More research needed on learning disability, says Learning Disability Coalition
Wednesday 28 May 2008
- lack of essential data on learning disability revealed in new report -
The Learning Disability Coalition is calling for more research into learning disabilities on the back of a new report that confirms a lack of essential data on the number of people with a learning disability in England.
People with Learning Disabilities in England, published today (Wednesday 28 May 2008) by the Centre for Disability Research, and commissioned by Mencap, states that ‘it is not possible to estimate the number of adults with learning disabilities from information held by central government departments or from large-scale population based surveys'.
The Coalition is concerned that a lack of demographic, social and economic evidence on learning disability will result in a failure by the Government to allocate the right amount of money for learning disability services now and in the future.
Heather Honour, Director of the Learning Disability Coalition, said: "We want to know how the Government is doing its sums for learning disability services, when crucial information about learning disability isn't available.
"Without solid evidence on the emerging trends affecting demand for services, Government cannot accurately estimate the resources needed to meet the rights and individual needs of people with a learning disability - both today and in the future.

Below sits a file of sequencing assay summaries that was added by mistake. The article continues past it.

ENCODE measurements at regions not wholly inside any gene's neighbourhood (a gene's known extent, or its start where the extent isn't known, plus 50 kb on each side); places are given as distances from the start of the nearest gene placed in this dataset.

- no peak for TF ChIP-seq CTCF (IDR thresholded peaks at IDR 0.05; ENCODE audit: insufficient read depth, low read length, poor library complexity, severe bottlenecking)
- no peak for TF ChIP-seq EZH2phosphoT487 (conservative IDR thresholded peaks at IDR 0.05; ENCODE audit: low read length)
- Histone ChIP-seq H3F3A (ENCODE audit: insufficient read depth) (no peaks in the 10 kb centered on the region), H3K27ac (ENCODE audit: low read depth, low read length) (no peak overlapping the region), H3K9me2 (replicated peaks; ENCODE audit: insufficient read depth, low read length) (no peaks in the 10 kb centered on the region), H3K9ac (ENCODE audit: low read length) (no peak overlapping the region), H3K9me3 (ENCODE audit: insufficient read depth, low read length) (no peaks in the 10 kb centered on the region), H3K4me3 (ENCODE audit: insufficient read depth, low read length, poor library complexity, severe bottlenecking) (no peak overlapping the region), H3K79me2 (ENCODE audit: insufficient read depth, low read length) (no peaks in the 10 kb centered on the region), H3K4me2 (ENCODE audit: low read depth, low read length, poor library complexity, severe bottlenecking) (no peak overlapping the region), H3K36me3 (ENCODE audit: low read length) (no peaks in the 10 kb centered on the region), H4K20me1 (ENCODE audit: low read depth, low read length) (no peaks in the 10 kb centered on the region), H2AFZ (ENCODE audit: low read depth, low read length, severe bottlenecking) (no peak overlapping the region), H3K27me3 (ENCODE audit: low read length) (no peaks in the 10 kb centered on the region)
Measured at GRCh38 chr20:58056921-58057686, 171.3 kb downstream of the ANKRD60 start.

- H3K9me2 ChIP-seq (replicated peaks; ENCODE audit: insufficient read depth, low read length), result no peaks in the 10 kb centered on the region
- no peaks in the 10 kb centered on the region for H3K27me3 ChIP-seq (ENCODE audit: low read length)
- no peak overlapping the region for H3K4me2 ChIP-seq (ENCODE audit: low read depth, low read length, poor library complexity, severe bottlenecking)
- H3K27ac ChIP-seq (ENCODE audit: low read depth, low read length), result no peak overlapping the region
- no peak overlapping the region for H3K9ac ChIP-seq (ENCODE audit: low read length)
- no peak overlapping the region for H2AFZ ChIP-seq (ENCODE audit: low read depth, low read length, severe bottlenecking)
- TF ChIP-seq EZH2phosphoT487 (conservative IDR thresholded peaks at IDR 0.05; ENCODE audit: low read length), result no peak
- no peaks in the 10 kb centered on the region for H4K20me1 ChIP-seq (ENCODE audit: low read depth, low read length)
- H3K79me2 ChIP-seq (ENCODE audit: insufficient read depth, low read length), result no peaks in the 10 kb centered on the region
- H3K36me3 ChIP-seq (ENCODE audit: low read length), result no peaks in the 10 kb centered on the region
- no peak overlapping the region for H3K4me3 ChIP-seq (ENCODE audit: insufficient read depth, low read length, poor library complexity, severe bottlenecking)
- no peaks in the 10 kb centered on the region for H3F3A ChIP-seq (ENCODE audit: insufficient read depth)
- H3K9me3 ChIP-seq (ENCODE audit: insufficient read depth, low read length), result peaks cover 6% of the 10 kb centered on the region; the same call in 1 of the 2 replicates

"In addition, more research needs to be done into the number of family members and friends providing unpaid care, especially older carers. Not only do these carers need support now, but without clear information the Government cannot be sure that the social care system will support those people with a learning disability when their parents are no longer around to care for them"
The report identifies factors that could lead to a change in the number of people with a learning disability in England, which include increased survival rates among young people with severe and complex disabilities, who often require life-long complex packages of care, and reduced mortality among older adults with a learning disability - but argues that with insufficient data on demographic, social and economic trends, it is not possible to determine the level of demand for future services and resources.
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Notes to editor
For more information please contact Lucy Pile, 020 7696 6017, firstname.lastname@example.org
Learning Disability Coalition
- The Learning Disability Coalition is formed of ten organisations: Mencap, Foundation for People with Learning Disabilities, Association for Real Change, British Institute of Learning Disabilities, Down's Syndrome Association, National Forum for People with Learning Disabilities, People First, Sense, Turning Point and United Response.
- People with a learning disability don't get an equal chance in life. That's why the Learning Disability Coalition is fighting to get sufficient public funding to meet their rights and needs.
- In 2005-2006 three quarters of councils experienced significant cost pressures for their learning disability services and they were under-funded by £80 million.
- 1.5 million people in the UK have a learning disability.
- Learning disability affects someone's intellectual and social development all their life.
- Learning disability is not mental illness. It is not dyslexia.
- To find out more, go to www.learningdisabilitycoalition.org.uk.